Opana - an overview
OPANA, active ingredient oxymorphone hydrochloride is an opioid pain reliever that can be found in 5 and 10 mg strengths. It comes in tablets that are meant to be taken by mouth. The strengths talk about how much oxymorphone can be found in each tablet. This medicine can offer long lasting, around the clock relief of pain that is moderate to severe and is expected to be long lasting. It should be taken on a schedule as your doctor prescribes, not as pain dictates.
What it's prescribed for
This medication is prescribed to treat ongoing pain that is moderate to severe. It works with certain brain centers to offer you relief from your pain. This is a long acting, opiate like pain reliever. It should not be used for at least 24 hours post surgery if you were not being treated with it or other types of strong narcotic analgesics before you had your surgery. You should also not take this if you are experiencing pain that is not expected to be long lasting or is mild.
Common secondary effects include: vomiting, nausea, constipation, mild itching, headache, dry mouth, dizziness or lightheadedness as well as drowsiness. If these secondary effects continue or become worse, call your health care provider right away.
To avoid constipation, you should eat a diet high in fiber, drink lots of water and get regular exercise. Talk to your doctor for help choosing the right laxative for you.
Keep in mind that your doctor has prescribed you this medicine because she or he has decided that the benefits for you are far greater than the risks for secondary effects. Many people that take this medicine never notice serious secondary effects.
The active ingredient in Opana is oxymorphone. This is an opioid much like morphine. It is classified as a Schedule II controlled medication and has the potential to be abused much like other opioid medications that are illegal. It is important to consider this when selling and prescribing this medication when the health care providers are worried about abuse, misuse or other fraudulent activities regarding this medication.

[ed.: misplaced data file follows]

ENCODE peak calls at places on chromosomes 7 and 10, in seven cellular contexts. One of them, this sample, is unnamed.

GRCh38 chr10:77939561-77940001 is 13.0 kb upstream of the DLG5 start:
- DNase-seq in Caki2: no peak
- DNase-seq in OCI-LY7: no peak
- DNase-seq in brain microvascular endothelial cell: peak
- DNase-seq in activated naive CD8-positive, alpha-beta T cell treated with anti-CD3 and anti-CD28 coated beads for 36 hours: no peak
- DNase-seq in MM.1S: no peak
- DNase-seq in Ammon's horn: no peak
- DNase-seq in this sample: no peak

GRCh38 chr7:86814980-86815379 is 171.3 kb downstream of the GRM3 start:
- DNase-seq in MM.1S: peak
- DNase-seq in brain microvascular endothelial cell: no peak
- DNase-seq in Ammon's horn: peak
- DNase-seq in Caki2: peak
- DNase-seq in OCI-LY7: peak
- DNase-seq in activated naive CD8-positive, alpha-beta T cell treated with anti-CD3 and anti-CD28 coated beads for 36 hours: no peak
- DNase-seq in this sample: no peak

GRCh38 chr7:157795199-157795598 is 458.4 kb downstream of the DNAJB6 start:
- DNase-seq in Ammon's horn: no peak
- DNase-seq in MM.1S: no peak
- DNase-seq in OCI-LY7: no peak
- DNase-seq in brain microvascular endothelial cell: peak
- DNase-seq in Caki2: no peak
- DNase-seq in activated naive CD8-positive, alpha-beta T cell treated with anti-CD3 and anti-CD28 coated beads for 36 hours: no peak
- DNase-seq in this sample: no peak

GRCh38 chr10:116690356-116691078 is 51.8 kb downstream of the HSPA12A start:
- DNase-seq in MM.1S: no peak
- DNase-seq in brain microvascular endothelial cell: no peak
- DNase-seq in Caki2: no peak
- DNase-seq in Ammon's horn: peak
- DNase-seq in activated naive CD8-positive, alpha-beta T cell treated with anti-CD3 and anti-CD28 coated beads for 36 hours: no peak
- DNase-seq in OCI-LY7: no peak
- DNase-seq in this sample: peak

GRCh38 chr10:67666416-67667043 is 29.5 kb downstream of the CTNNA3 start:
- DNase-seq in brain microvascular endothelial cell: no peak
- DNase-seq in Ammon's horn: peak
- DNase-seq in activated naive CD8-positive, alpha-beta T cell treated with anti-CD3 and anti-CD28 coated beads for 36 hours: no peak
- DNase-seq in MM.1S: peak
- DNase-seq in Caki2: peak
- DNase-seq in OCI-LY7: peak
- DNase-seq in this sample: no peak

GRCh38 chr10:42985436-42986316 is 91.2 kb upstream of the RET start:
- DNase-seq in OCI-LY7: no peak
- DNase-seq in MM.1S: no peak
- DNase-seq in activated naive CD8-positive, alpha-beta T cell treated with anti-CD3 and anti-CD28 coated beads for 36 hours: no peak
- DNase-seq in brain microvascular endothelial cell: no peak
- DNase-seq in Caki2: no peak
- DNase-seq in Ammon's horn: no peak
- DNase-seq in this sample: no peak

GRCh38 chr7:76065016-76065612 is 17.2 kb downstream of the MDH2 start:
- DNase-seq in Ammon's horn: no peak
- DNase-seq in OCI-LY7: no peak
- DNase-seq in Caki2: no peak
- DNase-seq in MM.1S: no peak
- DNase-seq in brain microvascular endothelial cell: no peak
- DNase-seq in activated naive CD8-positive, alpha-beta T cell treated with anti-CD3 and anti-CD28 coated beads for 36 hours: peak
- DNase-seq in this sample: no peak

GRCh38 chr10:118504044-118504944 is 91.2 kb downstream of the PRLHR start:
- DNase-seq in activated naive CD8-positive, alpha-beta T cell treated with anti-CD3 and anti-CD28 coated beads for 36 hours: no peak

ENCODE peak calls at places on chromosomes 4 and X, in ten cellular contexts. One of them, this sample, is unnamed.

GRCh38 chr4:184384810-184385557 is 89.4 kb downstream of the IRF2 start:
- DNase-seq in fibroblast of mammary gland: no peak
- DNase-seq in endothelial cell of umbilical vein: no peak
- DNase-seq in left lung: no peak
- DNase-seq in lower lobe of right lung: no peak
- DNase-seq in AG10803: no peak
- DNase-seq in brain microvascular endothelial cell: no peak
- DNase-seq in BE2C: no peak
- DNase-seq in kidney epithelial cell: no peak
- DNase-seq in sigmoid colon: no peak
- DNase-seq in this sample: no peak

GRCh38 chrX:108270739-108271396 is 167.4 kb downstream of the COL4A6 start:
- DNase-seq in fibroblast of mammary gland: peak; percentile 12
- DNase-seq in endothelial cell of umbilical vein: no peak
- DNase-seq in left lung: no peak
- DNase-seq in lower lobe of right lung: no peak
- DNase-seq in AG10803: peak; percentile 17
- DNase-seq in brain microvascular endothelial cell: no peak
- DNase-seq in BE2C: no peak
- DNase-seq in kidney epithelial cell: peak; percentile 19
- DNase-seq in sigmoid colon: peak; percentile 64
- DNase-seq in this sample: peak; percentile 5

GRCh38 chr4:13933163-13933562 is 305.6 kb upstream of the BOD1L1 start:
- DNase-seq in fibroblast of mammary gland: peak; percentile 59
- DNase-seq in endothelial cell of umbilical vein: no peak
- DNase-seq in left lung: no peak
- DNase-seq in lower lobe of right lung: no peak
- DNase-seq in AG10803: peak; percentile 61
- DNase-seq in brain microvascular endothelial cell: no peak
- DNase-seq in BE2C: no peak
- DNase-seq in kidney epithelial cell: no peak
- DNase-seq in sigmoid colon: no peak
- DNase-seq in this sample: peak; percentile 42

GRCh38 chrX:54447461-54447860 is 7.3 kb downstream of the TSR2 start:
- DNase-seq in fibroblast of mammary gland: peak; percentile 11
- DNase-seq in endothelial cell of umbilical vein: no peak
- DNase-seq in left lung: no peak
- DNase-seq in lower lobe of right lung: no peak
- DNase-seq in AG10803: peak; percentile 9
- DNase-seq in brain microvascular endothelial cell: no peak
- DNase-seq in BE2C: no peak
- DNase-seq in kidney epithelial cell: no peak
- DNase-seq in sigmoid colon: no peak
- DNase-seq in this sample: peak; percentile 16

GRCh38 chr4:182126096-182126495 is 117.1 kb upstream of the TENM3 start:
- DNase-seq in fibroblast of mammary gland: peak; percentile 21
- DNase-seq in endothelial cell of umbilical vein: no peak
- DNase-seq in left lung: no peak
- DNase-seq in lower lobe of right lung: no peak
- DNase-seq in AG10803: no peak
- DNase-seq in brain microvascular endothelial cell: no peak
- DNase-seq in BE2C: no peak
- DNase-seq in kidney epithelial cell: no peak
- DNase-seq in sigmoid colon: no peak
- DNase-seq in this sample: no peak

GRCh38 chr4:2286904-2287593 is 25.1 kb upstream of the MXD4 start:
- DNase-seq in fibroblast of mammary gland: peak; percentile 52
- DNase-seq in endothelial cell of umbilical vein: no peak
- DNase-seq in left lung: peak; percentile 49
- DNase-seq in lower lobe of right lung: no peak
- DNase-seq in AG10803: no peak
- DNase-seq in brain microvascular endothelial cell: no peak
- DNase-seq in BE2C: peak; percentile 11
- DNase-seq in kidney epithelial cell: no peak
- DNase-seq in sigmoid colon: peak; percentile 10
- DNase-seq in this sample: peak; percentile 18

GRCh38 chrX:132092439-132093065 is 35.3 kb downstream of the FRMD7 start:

The is the chance for interactions with Central nervous system depressants and mixing these substances with Opana can cause a higher risk for respiratory depression, profound sedation, hypotension, death or coma. When considering combination therapy with a CNS depressant, it is important to lower the dosage of one or both medications. Mixed antagonist opioid medications have the potential to reduce the pain relief and can even cause symptoms of withdrawal. Taking Opana with Cimetidine can cause disorientation, confusion, apnea, respiratory depression or seizures. When Anticholinergics are taken with Opana there is the risk of problems urinating, and constipation that can cause a condition called parlytic ileus. MAOIs taken at the same time as Opana can be very dangerous and should not be taken within 14 days of taking these medications.